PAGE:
CIRAS DIGEST: Tuesday, October 27, 2015

Happy Tuesday. Today we’re spicing up our digest of the Internet’s industry-related news by including an update about  bacon defenders and a scandal-prone CEO in addition to the usual deep-thinking position papers.

Here’s where you can find it all:

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  • The North American Meat Institute has responded to the World Health Organization report saying that red meat, bacon and other tools of the carnivores are in fact carcinogenic. The Des Moines Register quotes the meat institute’s vice president of scientific affairs as saying researchers “tortured the data to ensure a specific outcome.”
  • If you think manufacturing is boring, then consider the life of Alex Molinaroli, CEO of Johnson Controls Inc. The Washington Post weighs in today with an account of Molinaroli’s turbulent divorce, the $1 million his bonus was docked for an affair with a company consultant and the ongoing questions about money he gave to a man running a Ponzi scheme.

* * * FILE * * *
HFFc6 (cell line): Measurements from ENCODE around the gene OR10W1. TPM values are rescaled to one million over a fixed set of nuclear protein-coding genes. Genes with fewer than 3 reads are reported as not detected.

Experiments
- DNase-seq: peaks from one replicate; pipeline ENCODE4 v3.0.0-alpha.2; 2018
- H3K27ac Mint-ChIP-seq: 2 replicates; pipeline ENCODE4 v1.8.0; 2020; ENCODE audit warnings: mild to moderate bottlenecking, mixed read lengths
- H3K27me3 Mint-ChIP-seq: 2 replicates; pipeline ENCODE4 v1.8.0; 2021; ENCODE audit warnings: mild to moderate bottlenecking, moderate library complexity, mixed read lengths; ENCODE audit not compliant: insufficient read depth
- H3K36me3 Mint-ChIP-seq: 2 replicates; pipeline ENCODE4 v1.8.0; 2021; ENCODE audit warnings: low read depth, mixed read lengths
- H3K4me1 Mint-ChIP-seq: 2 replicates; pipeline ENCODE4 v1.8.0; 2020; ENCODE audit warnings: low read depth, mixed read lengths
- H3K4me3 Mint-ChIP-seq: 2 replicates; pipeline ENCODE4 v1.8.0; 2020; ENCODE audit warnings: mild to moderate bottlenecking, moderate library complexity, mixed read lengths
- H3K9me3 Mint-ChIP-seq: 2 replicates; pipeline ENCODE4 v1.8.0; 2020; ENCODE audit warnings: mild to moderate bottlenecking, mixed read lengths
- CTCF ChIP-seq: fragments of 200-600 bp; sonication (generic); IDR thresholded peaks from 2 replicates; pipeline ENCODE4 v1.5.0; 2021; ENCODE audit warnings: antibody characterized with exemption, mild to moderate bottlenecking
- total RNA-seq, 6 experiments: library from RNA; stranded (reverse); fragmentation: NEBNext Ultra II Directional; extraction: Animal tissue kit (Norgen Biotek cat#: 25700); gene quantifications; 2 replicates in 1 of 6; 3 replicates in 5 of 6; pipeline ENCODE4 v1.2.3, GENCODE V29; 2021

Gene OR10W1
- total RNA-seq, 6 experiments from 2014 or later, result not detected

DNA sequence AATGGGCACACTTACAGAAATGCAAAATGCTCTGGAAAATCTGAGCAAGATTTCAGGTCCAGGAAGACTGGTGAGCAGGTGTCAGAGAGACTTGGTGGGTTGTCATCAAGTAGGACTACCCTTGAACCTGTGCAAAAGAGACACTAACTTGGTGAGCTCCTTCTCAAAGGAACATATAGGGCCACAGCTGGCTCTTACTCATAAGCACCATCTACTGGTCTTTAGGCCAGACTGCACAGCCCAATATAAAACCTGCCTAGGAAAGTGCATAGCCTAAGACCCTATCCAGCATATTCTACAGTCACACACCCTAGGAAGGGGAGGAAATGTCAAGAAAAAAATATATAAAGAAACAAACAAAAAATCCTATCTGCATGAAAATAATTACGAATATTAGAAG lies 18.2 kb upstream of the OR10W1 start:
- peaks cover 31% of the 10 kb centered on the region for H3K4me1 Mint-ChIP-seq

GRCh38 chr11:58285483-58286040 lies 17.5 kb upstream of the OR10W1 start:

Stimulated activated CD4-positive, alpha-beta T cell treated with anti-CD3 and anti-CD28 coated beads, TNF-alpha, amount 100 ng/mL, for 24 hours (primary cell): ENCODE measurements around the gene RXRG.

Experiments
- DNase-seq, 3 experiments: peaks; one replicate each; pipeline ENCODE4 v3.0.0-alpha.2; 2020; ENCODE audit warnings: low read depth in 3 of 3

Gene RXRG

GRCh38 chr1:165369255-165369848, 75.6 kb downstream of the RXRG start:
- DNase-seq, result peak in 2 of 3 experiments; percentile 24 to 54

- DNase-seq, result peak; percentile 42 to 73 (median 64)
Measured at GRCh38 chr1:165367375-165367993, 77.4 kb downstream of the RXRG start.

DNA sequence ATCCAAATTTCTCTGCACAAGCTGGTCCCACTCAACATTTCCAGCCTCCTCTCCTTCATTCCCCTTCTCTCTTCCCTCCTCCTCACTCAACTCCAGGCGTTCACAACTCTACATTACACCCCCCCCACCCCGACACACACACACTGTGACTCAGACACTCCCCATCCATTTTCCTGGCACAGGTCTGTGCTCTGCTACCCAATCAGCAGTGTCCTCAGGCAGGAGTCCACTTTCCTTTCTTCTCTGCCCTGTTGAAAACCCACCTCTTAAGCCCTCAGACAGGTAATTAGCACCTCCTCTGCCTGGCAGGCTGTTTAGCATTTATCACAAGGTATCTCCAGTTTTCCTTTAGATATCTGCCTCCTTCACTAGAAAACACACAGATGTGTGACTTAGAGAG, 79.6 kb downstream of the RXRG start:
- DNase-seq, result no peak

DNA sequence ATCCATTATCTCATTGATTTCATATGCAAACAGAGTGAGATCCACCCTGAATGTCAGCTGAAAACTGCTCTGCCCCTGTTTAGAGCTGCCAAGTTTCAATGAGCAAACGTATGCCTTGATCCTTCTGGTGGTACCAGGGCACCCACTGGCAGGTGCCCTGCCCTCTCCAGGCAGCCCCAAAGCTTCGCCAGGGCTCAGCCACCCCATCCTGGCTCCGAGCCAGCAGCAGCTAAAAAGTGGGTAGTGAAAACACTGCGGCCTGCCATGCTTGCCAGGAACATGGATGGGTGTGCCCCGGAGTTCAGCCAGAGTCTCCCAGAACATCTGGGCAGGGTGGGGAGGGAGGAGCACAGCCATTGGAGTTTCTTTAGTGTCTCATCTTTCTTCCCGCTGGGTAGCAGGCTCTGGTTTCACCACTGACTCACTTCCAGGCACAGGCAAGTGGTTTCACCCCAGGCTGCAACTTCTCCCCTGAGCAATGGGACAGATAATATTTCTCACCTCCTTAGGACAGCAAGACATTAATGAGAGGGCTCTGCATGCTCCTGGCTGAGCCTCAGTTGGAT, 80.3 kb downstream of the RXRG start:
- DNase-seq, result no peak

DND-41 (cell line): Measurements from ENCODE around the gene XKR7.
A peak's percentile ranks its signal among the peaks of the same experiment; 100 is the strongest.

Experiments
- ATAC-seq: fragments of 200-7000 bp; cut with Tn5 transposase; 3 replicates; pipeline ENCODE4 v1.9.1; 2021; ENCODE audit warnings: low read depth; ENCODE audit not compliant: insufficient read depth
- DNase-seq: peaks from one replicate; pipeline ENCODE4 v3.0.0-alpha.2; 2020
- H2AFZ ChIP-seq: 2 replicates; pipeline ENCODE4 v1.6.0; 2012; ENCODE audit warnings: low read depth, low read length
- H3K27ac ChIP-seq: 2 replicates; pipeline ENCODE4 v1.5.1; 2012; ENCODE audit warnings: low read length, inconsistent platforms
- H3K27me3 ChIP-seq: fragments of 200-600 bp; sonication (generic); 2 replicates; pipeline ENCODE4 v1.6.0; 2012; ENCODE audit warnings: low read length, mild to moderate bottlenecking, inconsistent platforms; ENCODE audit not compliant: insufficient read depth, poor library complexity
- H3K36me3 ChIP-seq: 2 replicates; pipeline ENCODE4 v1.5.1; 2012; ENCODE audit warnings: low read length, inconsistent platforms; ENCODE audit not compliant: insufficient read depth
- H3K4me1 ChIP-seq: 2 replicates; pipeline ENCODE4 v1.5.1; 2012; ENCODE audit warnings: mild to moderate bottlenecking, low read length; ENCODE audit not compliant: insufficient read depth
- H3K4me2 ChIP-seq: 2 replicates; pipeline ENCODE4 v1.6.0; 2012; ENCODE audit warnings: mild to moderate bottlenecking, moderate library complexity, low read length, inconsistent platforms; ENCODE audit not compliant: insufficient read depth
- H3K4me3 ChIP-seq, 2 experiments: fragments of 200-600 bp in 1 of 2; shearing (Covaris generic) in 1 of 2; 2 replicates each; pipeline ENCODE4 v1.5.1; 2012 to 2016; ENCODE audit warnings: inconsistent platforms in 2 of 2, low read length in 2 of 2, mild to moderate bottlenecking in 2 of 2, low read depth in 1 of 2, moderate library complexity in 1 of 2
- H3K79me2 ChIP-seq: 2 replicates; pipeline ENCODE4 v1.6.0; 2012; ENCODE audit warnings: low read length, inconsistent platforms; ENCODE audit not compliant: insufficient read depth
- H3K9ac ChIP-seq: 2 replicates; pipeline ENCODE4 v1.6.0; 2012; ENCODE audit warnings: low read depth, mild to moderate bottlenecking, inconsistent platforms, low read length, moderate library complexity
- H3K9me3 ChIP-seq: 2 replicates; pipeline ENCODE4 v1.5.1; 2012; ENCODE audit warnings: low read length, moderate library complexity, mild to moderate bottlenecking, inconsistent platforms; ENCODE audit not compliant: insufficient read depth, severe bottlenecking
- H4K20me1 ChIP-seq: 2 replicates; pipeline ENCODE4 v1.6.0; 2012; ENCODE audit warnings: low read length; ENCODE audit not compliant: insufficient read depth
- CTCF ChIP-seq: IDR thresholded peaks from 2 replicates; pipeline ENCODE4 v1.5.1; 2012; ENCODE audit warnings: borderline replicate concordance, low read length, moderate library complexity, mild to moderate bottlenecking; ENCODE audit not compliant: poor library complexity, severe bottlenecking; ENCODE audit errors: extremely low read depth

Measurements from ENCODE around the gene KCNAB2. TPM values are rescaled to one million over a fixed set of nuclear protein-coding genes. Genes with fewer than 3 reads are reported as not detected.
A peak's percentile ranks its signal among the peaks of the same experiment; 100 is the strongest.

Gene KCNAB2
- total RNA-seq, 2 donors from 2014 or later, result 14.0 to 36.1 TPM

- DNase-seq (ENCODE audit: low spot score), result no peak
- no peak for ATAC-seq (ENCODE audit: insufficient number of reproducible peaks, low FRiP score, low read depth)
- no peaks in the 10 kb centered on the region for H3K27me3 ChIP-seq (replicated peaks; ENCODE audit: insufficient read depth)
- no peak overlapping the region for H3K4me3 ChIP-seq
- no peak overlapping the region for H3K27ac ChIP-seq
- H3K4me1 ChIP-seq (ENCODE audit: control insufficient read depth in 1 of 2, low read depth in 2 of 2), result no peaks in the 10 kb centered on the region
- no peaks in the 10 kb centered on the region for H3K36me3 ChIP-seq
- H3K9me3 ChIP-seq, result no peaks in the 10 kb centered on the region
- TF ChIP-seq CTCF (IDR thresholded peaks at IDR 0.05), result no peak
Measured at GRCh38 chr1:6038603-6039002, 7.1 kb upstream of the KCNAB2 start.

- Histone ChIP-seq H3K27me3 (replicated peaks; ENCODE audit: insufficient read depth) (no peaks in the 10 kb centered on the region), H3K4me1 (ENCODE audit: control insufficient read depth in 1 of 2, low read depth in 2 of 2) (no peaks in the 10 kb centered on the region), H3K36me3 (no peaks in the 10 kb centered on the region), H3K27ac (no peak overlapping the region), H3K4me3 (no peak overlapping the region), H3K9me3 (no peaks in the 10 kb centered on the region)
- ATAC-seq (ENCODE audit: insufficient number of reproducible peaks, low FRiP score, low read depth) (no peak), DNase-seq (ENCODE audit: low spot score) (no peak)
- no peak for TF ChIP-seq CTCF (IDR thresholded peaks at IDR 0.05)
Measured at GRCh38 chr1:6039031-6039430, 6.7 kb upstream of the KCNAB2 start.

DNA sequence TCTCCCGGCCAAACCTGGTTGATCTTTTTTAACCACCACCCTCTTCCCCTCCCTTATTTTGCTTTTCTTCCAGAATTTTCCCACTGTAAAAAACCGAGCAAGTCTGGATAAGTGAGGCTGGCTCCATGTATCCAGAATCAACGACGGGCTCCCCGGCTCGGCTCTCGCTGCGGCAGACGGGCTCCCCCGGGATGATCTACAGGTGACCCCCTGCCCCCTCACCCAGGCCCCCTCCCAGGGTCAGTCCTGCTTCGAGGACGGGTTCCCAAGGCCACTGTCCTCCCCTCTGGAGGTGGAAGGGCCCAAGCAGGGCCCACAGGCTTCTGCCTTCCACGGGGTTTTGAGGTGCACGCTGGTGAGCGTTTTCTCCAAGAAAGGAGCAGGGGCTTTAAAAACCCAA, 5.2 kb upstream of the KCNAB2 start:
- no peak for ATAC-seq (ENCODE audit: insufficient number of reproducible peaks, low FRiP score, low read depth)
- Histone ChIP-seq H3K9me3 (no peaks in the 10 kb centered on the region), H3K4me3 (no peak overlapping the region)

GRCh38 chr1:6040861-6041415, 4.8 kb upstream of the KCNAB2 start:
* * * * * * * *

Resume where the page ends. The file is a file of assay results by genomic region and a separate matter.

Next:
• Texas manufacturing was better in October, but according to Fuel Fix, oil prices still make the whole industry a question for 2016.
  • If you’re interested in a (rather obtuse) peek at upcoming food technology, there’s an article at a website called bakeryandsnacks that tries to show how automobile automation can be used to mix ingredients and perform other tasks for food manufacturers. [One of the benefits of robots, apparently is that without humans, you can keep the factory temperature in a range inhospitable to bacteria.]
  • Two Indiana economists have a column in the Indianapolis Business Journal explaining how “the story of manufacturing’s decline is only half true.” Yes, fewer jobs. But more productive.
  • The Modern Materials Handling website has an article on “how manufacturing employers are getting lean.”

Thanks for  reading.

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